• 4.
    Sarneel, Judith M.
    Umeå University, Faculty of Science and Technology, Department of Ecology and Environmental Sciences. Ecology and Biodiversity Group and Plant Ecophysiology Group, Utrecht University, Utrecht, The Netherlands.
    Effects of experimental snowmelt and rain on dispersal of six plant species2016In: Ecohydrology, ISSN 1936-0584, E-ISSN 1936-0592, Vol. 9, no 8, p. 1464-1470Article in journal (Refereed)
    Abstract [en]

    Water flows affect dispersal of propagules of many plant species, and rivers and streams are therefore very important dispersal vectors. However, small water flows such as trough rain and snowmelt are much more common, but their effects on dispersal are barely studied. The importance of this form of dispersal deserves attention, especially when considering that climate change is predicted to change the amounts of rain and snow worldwide. Dispersal through melting snow and rain was addressed experimentally, using artificial soils mounted on slopes with different angles and subjected to a melting snow pack or an equivalent amount of dripping water. Seeds on the soil moved on average 3.02 cm (+/- 1.81 SE) in rain treatments and 0.23 cm (+/- 0.3 SE) in snowmelt treatments. Tracking plastic granules in field conditions further showed that snowmelt exhibited minimal dispersal capacity. Dispersal distances by rain were enhanced by increasing slope angles and with decreasing seed volume. Given that many species in cold environments have small seeds, dispersal by rain could provide an important (secondary) dispersal mechanism in these habitats.

  • 5.
    Su, Xiaolei
    et al.
    Umeå University, Faculty of Science and Technology, Department of Ecology and Environmental Sciences. Key Laboratory of Eco‐Environments inThree Gorges Reservoir Region (Ministry of Education), Chongqing Key Laboratory of Plant Ecology and Resources in Three Gorges Reservoir Region, School of Life Sciences, Southwest University, Chongqing, PR China.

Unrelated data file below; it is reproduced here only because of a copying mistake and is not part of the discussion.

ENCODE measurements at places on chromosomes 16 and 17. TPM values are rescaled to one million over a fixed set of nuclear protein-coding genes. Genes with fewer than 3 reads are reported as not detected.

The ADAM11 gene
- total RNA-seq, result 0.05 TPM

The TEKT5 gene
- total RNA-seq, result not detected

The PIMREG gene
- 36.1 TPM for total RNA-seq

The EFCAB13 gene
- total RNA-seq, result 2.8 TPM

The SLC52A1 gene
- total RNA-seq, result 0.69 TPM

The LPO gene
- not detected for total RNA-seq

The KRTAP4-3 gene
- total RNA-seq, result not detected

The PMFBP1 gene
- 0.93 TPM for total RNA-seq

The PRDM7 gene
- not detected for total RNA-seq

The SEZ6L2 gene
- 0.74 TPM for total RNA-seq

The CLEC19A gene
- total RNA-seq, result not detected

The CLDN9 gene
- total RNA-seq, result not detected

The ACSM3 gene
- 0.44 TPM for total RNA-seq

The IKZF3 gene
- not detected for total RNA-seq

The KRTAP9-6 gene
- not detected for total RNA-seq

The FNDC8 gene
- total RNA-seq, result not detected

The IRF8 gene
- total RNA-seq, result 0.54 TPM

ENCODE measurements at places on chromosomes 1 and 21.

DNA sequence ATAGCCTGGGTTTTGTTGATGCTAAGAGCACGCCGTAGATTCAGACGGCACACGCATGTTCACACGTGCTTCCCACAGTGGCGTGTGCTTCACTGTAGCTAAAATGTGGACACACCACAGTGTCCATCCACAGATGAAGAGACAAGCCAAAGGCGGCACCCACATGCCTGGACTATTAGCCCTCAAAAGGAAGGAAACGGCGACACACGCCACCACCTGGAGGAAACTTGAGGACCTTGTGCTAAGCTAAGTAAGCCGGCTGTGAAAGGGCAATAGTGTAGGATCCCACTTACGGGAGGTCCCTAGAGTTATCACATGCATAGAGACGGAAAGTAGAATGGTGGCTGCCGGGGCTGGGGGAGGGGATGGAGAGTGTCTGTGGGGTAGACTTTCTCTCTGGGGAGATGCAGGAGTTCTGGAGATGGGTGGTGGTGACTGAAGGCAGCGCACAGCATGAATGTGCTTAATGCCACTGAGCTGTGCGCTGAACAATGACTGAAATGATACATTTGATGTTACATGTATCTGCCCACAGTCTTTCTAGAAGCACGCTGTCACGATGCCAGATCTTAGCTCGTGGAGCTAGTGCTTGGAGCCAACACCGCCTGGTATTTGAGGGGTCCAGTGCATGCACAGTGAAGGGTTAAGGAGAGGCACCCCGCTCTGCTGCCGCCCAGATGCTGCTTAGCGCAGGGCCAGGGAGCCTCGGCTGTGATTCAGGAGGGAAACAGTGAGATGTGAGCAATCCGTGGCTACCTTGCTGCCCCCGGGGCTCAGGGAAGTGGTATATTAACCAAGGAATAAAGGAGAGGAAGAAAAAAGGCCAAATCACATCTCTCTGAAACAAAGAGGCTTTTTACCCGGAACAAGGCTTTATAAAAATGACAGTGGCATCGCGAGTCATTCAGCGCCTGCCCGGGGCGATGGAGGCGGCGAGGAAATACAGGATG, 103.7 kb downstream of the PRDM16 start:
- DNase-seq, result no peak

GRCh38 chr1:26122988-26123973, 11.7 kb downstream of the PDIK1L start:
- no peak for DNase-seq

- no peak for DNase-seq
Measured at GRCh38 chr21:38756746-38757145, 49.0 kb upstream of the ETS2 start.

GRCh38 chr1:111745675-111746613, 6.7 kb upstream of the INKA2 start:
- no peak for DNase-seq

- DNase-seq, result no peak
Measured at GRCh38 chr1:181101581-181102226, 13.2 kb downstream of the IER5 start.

Lind, Lovisa
    Umeå University, Faculty of Science and Technology, Department of Ecology and Environmental Sciences. NRRV, Department of Environmental and Life Sciences, Karlstad University, Karlstad, Sweden.
    Polvi, Lina E.
    Umeå University, Faculty of Science and Technology, Department of Ecology and Environmental Sciences.
    Nilsson, Christer
    Umeå University, Faculty of Science and Technology, Department of Ecology and Environmental Sciences. Department of Wildlife, Fish, and Environmental Studies, Swedish University of Agricultural Sciences, Umeå, Sweden.
    Variation in hydrochory among lakes and streams: effects of channel planform, roughness, and currents2019In: Ecohydrology, ISSN 1936-0584, E-ISSN 1936-0592, Vol. 12, no 5, article id e2091Article in journal (Refereed)
    Abstract [en]

    The configuration of channels in stream networks is vital for their connectivity, biodiversity, and metacommunity dynamics. We compared the capacity of three process domains-lakes, slow-flowing reaches, and rapids-to disperse and retain plant propagules by releasing small wooden cubes as propagule mimics during the spring flood and recording their final locations. We also measured the geomorphic characteristics (planform, longitudinal profile, cross-sectional morphology, and wood) of each process domain. The three process domains all differed in morphology and hydraulics, and those characteristics were important in shaping the transport capacity of mimics. On average, lakes retained more mimics than slow-flowing reaches but did not differ from the retainment of rapids. Living macrophytes were the most efficient element trapping mimics. In rapids and slow-flowing reaches, most trapped mimics remained floating, whereas in lakes, most mimics ended up on the banks. The decay curves of retention varied substantially among and within process domains. The results suggest that managers who rely on natural recovery of restored sites by means of plant immigration may benefit from understanding landscape patterns when deciding upon the location of restoration measures in stream networks.